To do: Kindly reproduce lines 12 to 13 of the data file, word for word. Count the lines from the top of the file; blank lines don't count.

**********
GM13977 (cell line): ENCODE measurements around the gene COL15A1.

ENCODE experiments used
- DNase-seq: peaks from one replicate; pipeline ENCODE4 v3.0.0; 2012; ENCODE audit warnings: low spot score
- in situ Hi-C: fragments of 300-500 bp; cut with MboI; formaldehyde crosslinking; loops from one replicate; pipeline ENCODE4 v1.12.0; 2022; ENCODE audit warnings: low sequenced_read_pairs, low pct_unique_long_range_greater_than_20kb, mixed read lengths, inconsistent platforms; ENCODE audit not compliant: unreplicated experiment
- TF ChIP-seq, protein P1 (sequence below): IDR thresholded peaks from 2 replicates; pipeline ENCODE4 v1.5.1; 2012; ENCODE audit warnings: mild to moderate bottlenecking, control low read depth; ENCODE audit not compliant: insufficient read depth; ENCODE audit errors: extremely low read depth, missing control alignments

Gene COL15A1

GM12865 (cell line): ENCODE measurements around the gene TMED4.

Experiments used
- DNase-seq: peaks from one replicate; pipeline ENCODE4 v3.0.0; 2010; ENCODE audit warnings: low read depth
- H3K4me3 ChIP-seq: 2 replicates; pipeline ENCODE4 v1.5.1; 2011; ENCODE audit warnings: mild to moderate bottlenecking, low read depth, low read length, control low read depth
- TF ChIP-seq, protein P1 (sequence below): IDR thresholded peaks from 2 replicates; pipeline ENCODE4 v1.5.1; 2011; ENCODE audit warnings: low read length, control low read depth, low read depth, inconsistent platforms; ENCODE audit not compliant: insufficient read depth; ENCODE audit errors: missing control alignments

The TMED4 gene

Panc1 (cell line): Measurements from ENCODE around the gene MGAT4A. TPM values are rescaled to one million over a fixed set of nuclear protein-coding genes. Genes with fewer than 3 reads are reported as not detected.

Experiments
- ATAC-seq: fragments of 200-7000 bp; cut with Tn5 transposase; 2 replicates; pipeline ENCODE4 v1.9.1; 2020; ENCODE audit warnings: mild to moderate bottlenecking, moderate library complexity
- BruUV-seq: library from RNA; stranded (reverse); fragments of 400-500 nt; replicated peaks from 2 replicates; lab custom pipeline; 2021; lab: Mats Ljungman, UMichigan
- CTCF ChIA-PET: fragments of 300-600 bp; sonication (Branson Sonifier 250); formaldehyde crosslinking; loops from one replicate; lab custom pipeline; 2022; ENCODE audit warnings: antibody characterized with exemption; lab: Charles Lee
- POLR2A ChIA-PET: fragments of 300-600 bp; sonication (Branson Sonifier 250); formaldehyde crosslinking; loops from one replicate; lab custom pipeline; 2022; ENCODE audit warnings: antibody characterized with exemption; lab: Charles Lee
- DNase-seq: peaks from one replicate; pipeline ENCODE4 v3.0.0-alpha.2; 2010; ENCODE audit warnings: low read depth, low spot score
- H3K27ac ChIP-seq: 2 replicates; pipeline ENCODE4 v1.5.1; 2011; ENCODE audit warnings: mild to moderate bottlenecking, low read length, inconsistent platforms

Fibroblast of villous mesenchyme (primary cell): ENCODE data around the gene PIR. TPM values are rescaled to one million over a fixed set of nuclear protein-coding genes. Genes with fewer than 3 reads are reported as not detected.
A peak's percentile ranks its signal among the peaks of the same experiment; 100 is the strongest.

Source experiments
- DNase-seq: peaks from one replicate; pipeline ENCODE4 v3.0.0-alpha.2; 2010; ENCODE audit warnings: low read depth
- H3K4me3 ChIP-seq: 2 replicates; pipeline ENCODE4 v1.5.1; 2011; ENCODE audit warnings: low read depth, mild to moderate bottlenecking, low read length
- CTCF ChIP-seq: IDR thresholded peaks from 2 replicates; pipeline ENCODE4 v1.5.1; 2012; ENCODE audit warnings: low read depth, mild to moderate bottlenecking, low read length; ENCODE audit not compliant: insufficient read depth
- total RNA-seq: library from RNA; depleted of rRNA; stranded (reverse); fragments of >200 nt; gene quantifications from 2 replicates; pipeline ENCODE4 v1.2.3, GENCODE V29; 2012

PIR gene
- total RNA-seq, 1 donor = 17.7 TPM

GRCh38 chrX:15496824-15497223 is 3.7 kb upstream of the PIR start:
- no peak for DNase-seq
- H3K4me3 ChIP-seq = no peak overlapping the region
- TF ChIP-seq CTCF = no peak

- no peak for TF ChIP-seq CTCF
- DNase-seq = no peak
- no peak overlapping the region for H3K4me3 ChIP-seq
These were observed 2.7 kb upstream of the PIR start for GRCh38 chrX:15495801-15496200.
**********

The TMED4 gene

Panc1 (cell line): Measurements from ENCODE around the gene MGAT4A. TPM values are rescaled to one million over a fixed set of nuclear protein-coding genes. Genes with fewer than 3 reads are reported as not detected.